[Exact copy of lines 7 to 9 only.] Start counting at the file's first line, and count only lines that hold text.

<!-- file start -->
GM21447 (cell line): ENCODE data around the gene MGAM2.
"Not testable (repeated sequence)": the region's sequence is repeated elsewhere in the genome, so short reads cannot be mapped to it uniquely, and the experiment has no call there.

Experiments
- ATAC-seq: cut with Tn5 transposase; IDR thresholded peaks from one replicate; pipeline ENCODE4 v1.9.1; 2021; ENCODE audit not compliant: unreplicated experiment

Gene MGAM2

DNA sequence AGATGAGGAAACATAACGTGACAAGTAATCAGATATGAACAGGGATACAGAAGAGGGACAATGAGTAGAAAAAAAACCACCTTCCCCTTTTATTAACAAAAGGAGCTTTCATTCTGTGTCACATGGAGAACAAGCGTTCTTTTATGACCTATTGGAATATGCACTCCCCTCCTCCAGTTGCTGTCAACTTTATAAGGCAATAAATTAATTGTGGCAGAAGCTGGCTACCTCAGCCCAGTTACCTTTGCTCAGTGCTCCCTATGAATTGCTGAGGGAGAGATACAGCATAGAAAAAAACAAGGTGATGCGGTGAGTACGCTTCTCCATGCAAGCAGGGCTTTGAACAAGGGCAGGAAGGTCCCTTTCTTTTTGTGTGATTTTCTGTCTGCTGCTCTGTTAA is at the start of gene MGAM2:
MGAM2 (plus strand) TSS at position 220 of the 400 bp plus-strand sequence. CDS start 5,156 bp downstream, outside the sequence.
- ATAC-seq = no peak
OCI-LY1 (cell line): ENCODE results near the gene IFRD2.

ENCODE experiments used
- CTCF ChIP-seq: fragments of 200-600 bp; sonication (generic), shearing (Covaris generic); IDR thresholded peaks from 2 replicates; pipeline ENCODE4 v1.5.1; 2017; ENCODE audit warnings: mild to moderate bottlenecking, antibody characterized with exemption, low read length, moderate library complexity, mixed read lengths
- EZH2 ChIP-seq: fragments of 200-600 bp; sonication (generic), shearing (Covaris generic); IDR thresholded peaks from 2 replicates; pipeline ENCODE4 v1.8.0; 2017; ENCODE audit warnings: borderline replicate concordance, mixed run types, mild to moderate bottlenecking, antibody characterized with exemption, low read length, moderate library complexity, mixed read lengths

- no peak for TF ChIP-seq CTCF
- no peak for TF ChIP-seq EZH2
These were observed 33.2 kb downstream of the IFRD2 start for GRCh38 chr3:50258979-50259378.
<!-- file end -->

MGAM2 (plus strand) TSS at position 220 of the 400 bp plus-strand sequence. CDS start 5,156 bp downstream, outside the sequence.
- ATAC-seq = no peak
OCI-LY1 (cell line): ENCODE results near the gene IFRD2.